STATE TAX COMMISSION OF MISSOURI
|WALNUT GRILL CHESTER LLC||)|
|ON BEHALF OF THF CHESTERFIELD FOUR||)|
|DEVELOPMENT LLC,||)||Appeal Nos. 21-15620 and 21-15621|
|)||Parcel Nos. 17U240231 and 17U240132|
|JAKE ZIMMERMAN, ASSESSOR,||)|
|ST. LOUIS COUNTY, MISSOURI,||)|
DECISION AND ORDER
Walnut Grill Chester LLC, on behalf of THF Chesterfield Four Development LLC (Complainant), appeals the St. Louis County Board of Equalization (BOE) decision determining the appraised values of the subject properties were $770,000 and $995,000 as of January 1, 2021. Complainant alleges overvaluation. Complainant asserts the subject properties should be valued at $451,260 and $583,740. Complainant did not produce substantial and persuasive evidence of overvaluation. The BOE decisions are affirmed.
FINDINGS OF FACT
- The Subject Properties. The subject commercial properties consist of two parcels operating as a single economic unit. The subject property in appeal 21-15620 consists of a parking lot for a shopping plaza. The parking lot serves the subject property in appeal 21-15621, which consists of a 6,746-square-foot commercial building and a 1.82 acre lot occupied by the Walnut Grill, a full-service restaurant. The subject properties are located at 17400 and 17392 Chesterfield Airport Road in St. Louis County, Missouri.
THF Chesterfield Four Development LLC (Owner) owns the subject property and leases it to Walnut Grill Chester LLC (Tenant). Tenant owns and operates the Walnut Grill restaurant at the subject property.
- Assessment and Valuation. The BOE determined the subject properties’ respective TVMs as of January 1, 2021, were $770,000 and $995,000.
- Complainant’s Evidence. Complainant introduced Exhibits A through D. Complainant also introduced the written direct testimony (WDT) of Kirk Vogel. Vogel is Tenant’s manager. Exhibits A through D and Vogel’s WDT are summarized below:
|Exhibit A||Lease agreement dated April 11, 2017, obligating Tenant to pay “minimum rent” in the amount of $15,662.50 per month ($187,950 annually) for the first 60 months. The minimum rent escalates to $17,228.75 ($206,745 annually) per month for months 61 through 120. (Ex. A at ii) The minimum rent is the “Fair Market Rate” determined by Owner and reflecting the rental rate a willing lessor and lessee would agree to. (Id. at 24)|
|Exhibit B||Rent Deferment Letter providing a 75% percent rent deferral from September 1, 2020 through December 31, 2020. The letter required deferred rent to paid in 24 monthly installments following the deferral period.|
|Exhibit C||Amended and Restated Rent Deferral Letter dated
December 28, 2020, and extending the deferral period in Exhibit B through March 31, 2021.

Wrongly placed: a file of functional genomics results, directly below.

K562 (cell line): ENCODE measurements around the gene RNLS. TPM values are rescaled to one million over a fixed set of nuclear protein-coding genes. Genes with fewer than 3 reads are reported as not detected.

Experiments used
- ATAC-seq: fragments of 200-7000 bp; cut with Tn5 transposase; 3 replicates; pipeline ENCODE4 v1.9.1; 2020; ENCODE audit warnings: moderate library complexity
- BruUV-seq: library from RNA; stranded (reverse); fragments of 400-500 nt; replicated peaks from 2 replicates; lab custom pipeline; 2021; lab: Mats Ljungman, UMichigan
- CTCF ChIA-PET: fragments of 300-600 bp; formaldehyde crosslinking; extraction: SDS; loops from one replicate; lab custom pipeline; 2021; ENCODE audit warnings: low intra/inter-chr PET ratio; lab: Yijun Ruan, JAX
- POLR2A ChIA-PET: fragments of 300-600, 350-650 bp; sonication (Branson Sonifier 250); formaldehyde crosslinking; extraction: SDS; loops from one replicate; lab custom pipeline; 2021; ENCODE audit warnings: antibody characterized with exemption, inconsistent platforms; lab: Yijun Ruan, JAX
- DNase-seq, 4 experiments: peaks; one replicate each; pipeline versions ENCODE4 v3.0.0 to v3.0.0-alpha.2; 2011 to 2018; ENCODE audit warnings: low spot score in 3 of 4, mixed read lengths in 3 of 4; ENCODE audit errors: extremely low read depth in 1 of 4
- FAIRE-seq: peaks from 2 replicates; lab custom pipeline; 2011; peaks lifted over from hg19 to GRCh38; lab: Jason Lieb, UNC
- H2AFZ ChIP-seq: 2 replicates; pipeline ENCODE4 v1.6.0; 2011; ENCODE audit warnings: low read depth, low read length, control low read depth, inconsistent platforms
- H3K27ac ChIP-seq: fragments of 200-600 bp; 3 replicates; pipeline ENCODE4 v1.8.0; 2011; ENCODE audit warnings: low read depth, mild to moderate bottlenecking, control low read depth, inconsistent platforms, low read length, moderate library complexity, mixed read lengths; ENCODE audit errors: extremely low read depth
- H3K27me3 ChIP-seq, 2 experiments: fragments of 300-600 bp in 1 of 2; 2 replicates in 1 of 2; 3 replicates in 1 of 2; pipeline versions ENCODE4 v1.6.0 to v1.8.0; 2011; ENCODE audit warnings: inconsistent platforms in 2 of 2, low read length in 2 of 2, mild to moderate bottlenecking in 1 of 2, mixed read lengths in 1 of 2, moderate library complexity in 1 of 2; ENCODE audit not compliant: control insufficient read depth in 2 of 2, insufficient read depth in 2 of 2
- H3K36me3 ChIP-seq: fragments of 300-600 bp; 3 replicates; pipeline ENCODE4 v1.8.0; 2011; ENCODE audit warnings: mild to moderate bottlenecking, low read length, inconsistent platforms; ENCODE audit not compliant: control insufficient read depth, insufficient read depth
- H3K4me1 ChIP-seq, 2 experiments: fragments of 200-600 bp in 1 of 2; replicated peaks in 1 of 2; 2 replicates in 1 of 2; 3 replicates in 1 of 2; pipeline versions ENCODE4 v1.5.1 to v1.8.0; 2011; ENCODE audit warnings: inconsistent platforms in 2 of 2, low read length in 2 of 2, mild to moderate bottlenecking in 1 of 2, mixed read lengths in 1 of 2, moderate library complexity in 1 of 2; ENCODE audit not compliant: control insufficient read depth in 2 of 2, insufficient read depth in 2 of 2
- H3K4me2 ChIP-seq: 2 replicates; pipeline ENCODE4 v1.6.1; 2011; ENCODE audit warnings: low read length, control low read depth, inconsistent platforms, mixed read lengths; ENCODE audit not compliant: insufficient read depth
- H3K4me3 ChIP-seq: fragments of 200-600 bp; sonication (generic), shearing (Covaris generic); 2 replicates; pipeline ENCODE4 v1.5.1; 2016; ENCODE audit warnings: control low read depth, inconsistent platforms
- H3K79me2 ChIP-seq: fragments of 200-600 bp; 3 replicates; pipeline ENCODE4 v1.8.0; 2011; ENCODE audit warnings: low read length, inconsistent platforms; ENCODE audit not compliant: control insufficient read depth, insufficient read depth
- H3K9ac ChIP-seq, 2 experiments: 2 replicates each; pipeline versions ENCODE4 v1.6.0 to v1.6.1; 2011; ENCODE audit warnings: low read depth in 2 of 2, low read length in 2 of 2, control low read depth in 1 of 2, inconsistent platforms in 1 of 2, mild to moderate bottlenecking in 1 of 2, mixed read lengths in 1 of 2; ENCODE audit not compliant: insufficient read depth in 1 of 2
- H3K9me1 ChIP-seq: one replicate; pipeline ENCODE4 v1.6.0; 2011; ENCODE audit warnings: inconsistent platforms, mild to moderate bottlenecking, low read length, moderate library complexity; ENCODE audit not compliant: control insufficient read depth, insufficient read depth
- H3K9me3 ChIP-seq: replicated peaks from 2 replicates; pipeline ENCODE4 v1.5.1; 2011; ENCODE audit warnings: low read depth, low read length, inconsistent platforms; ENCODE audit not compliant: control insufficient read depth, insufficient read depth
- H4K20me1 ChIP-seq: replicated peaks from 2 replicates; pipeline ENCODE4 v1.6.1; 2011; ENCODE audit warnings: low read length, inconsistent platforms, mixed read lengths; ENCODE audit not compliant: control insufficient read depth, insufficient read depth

|Exhibit D||Lease Amendment dated June 23, 2022. The amendment abated the previously deferred rent in the amount of $65,625 while requiring Tenant to extend the original lease term by six months, resulting in an end date of February 28, 2031. The amendment set the annual rent at $187,000.|
|WDT (Kirk Vogel)||Vogel testified regarding the subject property and Exhibits A through D.|
Vogel testified Tenant leases the subject property on a triple net basis, meaning Tenant is responsible for the expenses necessary to operate the property. (Ex. A at 14) As of January 1, 2021, the base rent was $3,125 per month plus common area maintenance fees. (Id. at 25)
Vogel further testified the proposed values of $451,260 and $583,740 were based on four main factors. First, as of January 1, 2021, there was a 75% rent abatement and the subject property was closed to the public due to St. Louis County public health orders. Second, as a result of St. Louis County public health orders, the income generated by the subject property in 2021 was 8% less than typical. Third, the total and partial occupancy limitations caused a “significant impairment to the fair market value of the subject property[.]” Finally, Vogel testified other properties in the subject’s immediate area have been and continue to be “severely impacted” due to the COVID-19 pandemic, “causing a further impairment to the fair market value of the subject property.” (WDT at 31)
Complainant did not develop a capitalization rate to discount projected net operating income to its present value as of January 1, 2021.
- Respondent’s Evidence. In both appeals, Respondent introduced Exhibit 1. In appeal 21-15620, the BOE determined the subject’s appraised value as of January 1, 2021, was $770,000. In appeal 21-15621, the BOE determined the subject’s appraised value as of January 1, 2021, was $995,000.
- Value. As of January 1, 2021, the TVM of the subject property in appeal 21-15620 was $770,000 and the TVM of the subject property in appeal 21-15621 was $995,000.
CONCLUSIONS OF LAW
- Assessment and Valuation. Commercial real property is assessed at 32% of its TVM. Section 137.115.5(1)(c). In this case, the valuation date is January 1, 2021. Section 137.115.1.
The TVM is “the fair market value of the property on the valuation date[.]” Snider v. Casino Aztar/Aztar Mo. Gaming Corp., 156 S.W.3d 341, 346 (Mo. banc 2005) (internal quotation omitted). The fair market value is “the price which the property would bring from a willing buyer when offered for sale by a willing seller.” Mo. Baptist Children’s Home v. State Tax Comm’n, 867 S.W.2d 510, 512 (Mo. banc 1993). “True value in money is defined in terms of value in exchange not value in use.” Tibbs v. Poplar Bluff Assocs. I, L.P., 599 S.W.3d 1, 7 (Mo. App. S.D. 2020) (internal quotation omitted). “Determining the true value in money is an issue of fact for the STC.” Cohen v. Bushmeyer, 251 S.W.3d 345, 348 (Mo. App. E.D. 2008).